US20090062860A1 - Spinal fixation implants - Google Patents

Spinal fixation implants Download PDF

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Publication number
US20090062860A1
US20090062860A1 US11897572 US89757207A US2009062860A1 US 20090062860 A1 US20090062860 A1 US 20090062860A1 US 11897572 US11897572 US 11897572 US 89757207 A US89757207 A US 89757207A US 2009062860 A1 US2009062860 A1 US 2009062860A1
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US
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Patent type
Prior art keywords
spinal fixation
implant
connector body
fixation element
bone anchor
Prior art date
Legal status (The legal status is an assumption and is not a legal conclusion. Google has not performed a legal analysis and makes no representation as to the accuracy of the status listed.)
Granted
Application number
US11897572
Other versions
US8888819B2 (en )
Inventor
William J. Frasier
Nicholas Pavento
Sara Dziedzic
Christina Easterbrooks
Michael Mahoney
Shawn Stad
Current Assignee (The listed assignees may be inaccurate. Google has not performed a legal analysis and makes no representation or warranty as to the accuracy of the list.)
DePuy Synthes Products Inc
Original Assignee
DePuy Spine Inc
Johnson and Johnson
Priority date (The priority date is an assumption and is not a legal conclusion. Google has not performed a legal analysis and makes no representation as to the accuracy of the date listed.)
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    • AHUMAN NECESSITIES
    • A61MEDICAL OR VETERINARY SCIENCE; HYGIENE
    • A61BDIAGNOSIS; SURGERY; IDENTIFICATION
    • A61B17/00Surgical instruments, devices or methods, e.g. tourniquets
    • A61B17/56Surgical instruments or methods for treatment of bones or joints; Devices specially adapted therefor
    • A61B17/58Surgical instruments or methods for treatment of bones or joints; Devices specially adapted therefor for osteosynthesis, e.g. bone plates, screws, setting implements or the like
    • A61B17/68Internal fixation devices, including fasteners and spinal fixators, even if a part thereof projects from the skin
    • A61B17/70Spinal positioners or stabilisers ; Bone stabilisers comprising fluid filler in an implant
    • A61B17/7001Screws or hooks combined with longitudinal elements which do not contact vertebrae
    • A61B17/7041Screws or hooks combined with longitudinal elements which do not contact vertebrae with single longitudinal rod offset laterally from single row of screws or hooks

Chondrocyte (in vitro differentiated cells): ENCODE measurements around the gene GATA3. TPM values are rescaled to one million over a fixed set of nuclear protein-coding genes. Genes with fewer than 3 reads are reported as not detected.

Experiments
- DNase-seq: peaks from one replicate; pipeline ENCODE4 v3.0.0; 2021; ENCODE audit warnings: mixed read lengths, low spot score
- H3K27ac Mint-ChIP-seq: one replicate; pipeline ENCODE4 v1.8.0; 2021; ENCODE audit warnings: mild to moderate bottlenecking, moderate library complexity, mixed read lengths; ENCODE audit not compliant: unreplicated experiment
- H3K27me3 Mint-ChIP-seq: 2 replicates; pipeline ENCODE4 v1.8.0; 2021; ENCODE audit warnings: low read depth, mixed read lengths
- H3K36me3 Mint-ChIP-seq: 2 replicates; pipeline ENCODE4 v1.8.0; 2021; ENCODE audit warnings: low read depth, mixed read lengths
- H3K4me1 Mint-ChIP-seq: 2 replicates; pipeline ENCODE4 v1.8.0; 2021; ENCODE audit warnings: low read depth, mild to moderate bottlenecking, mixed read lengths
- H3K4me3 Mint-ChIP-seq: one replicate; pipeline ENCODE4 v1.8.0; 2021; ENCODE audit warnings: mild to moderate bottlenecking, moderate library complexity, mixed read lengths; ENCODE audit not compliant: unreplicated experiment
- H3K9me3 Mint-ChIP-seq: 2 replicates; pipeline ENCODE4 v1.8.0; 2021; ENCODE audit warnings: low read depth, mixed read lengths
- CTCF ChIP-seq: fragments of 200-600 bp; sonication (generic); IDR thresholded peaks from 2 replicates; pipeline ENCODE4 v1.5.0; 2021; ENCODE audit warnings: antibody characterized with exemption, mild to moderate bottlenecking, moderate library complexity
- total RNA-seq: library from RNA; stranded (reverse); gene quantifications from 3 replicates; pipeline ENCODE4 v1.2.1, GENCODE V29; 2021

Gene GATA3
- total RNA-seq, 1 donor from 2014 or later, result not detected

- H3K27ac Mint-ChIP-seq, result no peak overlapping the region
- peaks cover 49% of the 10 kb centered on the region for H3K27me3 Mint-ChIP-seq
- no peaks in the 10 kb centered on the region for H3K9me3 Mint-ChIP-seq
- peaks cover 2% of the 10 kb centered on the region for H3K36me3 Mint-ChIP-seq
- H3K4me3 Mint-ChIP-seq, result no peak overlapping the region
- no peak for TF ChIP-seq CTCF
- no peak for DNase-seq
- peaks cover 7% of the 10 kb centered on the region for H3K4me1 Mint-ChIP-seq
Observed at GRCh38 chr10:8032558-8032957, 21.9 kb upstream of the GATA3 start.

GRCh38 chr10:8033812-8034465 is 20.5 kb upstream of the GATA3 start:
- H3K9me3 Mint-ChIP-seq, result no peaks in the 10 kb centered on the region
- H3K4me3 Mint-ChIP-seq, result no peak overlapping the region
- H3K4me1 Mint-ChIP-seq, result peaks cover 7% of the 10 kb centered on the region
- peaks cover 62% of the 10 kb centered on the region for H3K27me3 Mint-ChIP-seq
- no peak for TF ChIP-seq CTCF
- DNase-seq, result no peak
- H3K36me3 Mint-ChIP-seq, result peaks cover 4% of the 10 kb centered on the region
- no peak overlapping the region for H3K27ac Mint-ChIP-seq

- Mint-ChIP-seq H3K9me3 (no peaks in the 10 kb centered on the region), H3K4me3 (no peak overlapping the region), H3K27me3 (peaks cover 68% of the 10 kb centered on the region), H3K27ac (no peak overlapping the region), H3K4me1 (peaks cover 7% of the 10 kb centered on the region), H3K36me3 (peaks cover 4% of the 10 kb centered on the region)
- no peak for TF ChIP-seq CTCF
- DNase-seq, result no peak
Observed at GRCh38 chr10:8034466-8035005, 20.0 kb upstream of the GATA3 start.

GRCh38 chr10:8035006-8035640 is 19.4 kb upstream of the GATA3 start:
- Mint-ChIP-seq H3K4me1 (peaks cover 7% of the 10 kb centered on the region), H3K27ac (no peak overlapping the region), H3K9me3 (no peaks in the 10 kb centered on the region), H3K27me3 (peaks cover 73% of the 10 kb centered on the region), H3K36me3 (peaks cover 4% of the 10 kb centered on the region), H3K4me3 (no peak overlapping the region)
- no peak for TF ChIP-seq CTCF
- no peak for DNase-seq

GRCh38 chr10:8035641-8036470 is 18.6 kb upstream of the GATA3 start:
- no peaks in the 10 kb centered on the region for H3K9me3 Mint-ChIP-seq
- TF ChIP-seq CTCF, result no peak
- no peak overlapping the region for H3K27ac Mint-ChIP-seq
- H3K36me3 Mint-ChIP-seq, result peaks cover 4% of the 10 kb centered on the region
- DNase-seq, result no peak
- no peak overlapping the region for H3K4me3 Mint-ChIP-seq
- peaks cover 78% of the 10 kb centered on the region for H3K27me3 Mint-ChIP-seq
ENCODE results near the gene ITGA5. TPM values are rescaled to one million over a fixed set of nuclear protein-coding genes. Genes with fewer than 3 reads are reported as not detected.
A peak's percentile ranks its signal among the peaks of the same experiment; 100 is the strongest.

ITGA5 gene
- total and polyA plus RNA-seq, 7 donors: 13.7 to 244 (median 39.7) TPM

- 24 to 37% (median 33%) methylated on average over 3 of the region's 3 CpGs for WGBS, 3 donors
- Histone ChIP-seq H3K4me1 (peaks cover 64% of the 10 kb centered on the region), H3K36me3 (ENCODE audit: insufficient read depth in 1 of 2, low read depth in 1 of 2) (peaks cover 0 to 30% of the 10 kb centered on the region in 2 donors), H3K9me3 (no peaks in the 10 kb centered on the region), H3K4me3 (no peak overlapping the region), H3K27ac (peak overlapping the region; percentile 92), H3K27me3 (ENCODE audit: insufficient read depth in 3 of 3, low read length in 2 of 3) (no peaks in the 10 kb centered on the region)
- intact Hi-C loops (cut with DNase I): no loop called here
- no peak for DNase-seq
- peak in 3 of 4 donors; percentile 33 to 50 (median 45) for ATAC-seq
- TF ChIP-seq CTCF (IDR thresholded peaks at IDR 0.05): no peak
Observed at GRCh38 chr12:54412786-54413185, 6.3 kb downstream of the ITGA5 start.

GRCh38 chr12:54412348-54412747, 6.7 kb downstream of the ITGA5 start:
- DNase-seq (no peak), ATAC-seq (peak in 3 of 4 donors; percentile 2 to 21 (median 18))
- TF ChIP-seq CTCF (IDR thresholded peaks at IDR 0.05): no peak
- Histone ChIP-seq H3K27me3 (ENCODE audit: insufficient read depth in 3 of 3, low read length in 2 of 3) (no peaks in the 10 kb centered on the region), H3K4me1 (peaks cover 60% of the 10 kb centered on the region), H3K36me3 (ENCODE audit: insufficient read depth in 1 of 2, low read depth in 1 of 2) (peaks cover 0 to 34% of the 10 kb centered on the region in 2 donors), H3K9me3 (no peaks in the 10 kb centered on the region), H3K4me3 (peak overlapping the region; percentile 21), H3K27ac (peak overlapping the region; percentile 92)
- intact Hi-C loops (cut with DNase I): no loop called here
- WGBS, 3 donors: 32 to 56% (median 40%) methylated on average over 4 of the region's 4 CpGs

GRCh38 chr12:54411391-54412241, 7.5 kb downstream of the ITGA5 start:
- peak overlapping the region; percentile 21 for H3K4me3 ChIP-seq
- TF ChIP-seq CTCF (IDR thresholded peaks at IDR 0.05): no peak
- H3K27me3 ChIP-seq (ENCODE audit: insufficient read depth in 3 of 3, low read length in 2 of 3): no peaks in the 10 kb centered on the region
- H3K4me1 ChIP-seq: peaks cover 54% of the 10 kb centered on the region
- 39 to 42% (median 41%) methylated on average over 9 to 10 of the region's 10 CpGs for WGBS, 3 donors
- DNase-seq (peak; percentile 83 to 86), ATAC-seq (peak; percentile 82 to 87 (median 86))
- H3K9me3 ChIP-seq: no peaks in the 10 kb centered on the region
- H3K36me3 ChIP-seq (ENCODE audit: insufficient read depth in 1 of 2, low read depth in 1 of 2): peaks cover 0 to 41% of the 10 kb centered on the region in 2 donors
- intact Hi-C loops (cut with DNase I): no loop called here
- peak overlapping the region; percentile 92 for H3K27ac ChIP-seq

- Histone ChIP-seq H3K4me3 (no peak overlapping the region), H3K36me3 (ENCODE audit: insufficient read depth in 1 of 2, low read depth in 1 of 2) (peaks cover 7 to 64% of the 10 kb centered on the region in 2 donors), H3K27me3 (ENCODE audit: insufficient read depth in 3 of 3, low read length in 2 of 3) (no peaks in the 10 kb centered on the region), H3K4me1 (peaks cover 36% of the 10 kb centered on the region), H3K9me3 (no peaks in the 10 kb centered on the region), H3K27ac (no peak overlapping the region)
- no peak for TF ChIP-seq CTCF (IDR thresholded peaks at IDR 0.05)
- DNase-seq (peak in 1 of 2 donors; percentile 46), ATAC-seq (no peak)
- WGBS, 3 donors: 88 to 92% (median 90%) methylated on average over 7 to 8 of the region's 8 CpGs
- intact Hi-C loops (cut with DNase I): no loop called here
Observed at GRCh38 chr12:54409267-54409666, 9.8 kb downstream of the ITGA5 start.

• AHUMAN NECESSITIES
    • A61MEDICAL OR VETERINARY SCIENCE; HYGIENE
    • A61BDIAGNOSIS; SURGERY; IDENTIFICATION
    • A61B17/00Surgical instruments, devices or methods, e.g. tourniquets
    • A61B17/56Surgical instruments or methods for treatment of bones or joints; Devices specially adapted therefor
    • A61B17/58Surgical instruments or methods for treatment of bones or joints; Devices specially adapted therefor for osteosynthesis, e.g. bone plates, screws, setting implements or the like
    • A61B17/68Internal fixation devices, including fasteners and spinal fixators, even if a part thereof projects from the skin
    • A61B17/70Spinal positioners or stabilisers ; Bone stabilisers comprising fluid filler in an implant
    • A61B17/7001Screws or hooks combined with longitudinal elements which do not contact vertebrae
    • A61B17/7002Longitudinal elements, e.g. rods
    • A61B17/701Longitudinal elements with a non-circular, e.g. rectangular, cross-section
    • AHUMAN NECESSITIES
    • A61MEDICAL OR VETERINARY SCIENCE; HYGIENE
    • A61BDIAGNOSIS; SURGERY; IDENTIFICATION
    • A61B17/00Surgical instruments, devices or methods, e.g. tourniquets
    • A61B17/56Surgical instruments or methods for treatment of bones or joints; Devices specially adapted therefor
    • A61B17/58Surgical instruments or methods for treatment of bones or joints; Devices specially adapted therefor for osteosynthesis, e.g. bone plates, screws, setting implements or the like
    • A61B17/68Internal fixation devices, including fasteners and spinal fixators, even if a part thereof projects from the skin
    • A61B17/70Spinal positioners or stabilisers ; Bone stabilisers comprising fluid filler in an implant
    • A61B17/7001Screws or hooks combined with longitudinal elements which do not contact vertebrae
    • A61B17/7035Screws or hooks, wherein a rod-clamping part and a bone-anchoring part can pivot relative to each other
    • A61B17/7037Screws or hooks, wherein a rod-clamping part and a bone-anchoring part can pivot relative to each other wherein pivoting is blocked when the rod is clamped
    • AHUMAN NECESSITIES
    • A61MEDICAL OR VETERINARY SCIENCE; HYGIENE
    • A61BDIAGNOSIS; SURGERY; IDENTIFICATION
    • A61B17/00Surgical instruments, devices or methods, e.g. tourniquets